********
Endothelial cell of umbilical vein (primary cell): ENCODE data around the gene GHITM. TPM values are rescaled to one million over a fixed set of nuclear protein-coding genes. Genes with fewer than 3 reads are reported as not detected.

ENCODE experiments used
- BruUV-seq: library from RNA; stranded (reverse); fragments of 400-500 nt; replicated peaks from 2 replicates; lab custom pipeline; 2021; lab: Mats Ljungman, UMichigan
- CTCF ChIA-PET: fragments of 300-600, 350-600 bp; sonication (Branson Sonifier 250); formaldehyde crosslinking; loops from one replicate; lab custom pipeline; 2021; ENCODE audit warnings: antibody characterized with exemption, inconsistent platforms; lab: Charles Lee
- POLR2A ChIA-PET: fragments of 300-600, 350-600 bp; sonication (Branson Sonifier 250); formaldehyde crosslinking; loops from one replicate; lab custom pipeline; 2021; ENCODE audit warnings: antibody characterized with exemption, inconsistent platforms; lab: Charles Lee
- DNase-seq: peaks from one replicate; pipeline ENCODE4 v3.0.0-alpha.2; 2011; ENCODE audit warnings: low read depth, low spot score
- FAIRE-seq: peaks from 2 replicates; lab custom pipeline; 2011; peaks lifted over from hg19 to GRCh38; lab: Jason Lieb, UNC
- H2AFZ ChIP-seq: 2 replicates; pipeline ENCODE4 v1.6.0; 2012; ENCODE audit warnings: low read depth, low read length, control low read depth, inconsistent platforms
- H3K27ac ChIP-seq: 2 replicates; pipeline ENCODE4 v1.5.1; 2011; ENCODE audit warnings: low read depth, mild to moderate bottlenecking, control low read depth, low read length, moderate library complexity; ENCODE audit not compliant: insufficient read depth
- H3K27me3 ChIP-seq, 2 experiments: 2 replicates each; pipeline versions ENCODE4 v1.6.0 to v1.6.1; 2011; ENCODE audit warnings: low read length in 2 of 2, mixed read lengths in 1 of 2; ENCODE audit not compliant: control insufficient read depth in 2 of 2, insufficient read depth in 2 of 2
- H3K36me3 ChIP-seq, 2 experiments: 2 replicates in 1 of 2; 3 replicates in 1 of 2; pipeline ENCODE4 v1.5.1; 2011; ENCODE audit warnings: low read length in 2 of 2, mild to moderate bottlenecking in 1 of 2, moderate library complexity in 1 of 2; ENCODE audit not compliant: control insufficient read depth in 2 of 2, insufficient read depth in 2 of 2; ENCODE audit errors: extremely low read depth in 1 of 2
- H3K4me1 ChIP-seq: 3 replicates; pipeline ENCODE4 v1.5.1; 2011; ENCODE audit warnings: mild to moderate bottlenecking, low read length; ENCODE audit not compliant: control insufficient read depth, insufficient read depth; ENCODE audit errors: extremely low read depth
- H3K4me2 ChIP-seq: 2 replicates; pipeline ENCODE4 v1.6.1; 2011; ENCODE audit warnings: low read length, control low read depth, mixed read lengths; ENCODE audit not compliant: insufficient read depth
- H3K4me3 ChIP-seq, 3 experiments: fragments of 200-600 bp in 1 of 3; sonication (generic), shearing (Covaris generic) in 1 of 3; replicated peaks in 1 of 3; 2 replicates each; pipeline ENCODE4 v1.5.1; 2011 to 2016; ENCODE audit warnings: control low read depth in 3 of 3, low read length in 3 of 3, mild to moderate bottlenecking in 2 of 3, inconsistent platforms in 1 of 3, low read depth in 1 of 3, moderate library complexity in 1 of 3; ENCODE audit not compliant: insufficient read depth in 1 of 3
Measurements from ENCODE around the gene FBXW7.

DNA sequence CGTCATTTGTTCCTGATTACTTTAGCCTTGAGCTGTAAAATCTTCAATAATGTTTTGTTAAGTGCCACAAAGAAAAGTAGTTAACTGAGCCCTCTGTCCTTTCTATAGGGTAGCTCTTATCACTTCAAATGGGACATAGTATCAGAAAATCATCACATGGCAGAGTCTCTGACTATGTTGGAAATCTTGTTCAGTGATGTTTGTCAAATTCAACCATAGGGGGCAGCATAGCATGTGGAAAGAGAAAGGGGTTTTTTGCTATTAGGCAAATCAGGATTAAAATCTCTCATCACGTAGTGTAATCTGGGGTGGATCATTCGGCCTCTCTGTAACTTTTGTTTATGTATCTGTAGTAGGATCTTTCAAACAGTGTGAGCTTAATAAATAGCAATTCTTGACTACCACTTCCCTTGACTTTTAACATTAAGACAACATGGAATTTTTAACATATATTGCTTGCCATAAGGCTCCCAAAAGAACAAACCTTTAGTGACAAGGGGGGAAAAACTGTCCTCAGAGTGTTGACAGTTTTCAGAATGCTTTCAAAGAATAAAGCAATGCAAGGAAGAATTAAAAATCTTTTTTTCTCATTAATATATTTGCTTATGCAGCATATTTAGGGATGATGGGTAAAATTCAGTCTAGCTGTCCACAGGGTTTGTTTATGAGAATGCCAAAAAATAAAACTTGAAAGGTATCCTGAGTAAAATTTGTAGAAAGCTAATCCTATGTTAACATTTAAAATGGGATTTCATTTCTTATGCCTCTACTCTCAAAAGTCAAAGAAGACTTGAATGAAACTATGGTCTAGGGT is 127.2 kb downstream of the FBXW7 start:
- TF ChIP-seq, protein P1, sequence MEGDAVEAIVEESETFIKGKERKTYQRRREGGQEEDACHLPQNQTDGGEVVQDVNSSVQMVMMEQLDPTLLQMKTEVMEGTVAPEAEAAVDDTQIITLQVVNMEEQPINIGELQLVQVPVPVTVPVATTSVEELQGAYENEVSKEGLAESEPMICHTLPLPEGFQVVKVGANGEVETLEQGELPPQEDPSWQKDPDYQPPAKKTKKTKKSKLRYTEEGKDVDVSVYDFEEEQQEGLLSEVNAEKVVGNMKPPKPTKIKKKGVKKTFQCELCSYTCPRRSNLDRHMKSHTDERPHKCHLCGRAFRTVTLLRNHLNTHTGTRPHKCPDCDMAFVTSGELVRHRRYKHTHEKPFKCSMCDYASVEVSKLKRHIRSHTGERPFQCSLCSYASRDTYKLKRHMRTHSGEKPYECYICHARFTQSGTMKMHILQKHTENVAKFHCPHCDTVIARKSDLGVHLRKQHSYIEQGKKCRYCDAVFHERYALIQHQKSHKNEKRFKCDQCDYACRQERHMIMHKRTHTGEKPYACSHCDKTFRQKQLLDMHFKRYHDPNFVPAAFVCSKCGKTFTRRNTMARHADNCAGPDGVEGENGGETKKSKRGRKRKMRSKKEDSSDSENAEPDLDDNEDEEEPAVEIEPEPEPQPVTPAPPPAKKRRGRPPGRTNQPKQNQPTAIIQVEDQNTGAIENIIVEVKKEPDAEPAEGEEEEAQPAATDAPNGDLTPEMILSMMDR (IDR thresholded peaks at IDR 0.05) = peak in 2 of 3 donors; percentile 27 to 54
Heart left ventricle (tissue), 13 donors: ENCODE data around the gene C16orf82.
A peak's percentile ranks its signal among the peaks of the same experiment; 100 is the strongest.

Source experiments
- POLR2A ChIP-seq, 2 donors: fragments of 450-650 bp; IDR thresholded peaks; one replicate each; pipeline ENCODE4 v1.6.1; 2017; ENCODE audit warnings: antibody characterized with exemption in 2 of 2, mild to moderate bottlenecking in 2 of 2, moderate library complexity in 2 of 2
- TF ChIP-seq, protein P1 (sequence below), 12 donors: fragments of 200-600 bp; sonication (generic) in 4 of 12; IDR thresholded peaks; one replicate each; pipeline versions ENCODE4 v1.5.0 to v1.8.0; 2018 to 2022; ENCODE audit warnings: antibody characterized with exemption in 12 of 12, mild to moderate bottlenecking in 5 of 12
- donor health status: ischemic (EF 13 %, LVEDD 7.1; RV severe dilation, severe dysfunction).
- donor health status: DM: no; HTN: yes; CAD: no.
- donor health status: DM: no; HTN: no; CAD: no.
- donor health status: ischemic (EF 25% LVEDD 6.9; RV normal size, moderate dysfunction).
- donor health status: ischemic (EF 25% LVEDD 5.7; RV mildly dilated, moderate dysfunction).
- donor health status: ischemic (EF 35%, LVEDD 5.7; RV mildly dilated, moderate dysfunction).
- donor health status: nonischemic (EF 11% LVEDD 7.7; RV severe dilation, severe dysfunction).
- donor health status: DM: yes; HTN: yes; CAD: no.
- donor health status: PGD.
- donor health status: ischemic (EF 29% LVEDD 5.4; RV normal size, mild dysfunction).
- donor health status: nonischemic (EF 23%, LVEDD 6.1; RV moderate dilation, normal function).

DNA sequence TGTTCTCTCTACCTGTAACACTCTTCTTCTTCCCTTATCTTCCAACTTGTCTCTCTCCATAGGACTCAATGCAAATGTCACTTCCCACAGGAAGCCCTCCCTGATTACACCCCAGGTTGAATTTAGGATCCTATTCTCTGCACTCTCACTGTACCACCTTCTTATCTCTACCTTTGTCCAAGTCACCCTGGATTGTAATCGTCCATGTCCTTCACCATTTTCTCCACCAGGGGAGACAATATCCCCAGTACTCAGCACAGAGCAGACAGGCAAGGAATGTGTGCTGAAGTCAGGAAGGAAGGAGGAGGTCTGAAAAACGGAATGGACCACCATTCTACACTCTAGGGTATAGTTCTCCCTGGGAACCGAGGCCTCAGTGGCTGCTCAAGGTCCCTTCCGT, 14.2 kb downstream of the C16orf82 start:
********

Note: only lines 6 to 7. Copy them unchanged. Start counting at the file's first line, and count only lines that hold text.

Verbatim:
- DNase-seq: peaks from one replicate; pipeline ENCODE4 v3.0.0-alpha.2; 2011; ENCODE audit warnings: low read depth, low spot score
- FAIRE-seq: peaks from 2 replicates; lab custom pipeline; 2011; peaks lifted over from hg19 to GRCh38; lab: Jason Lieb, UNC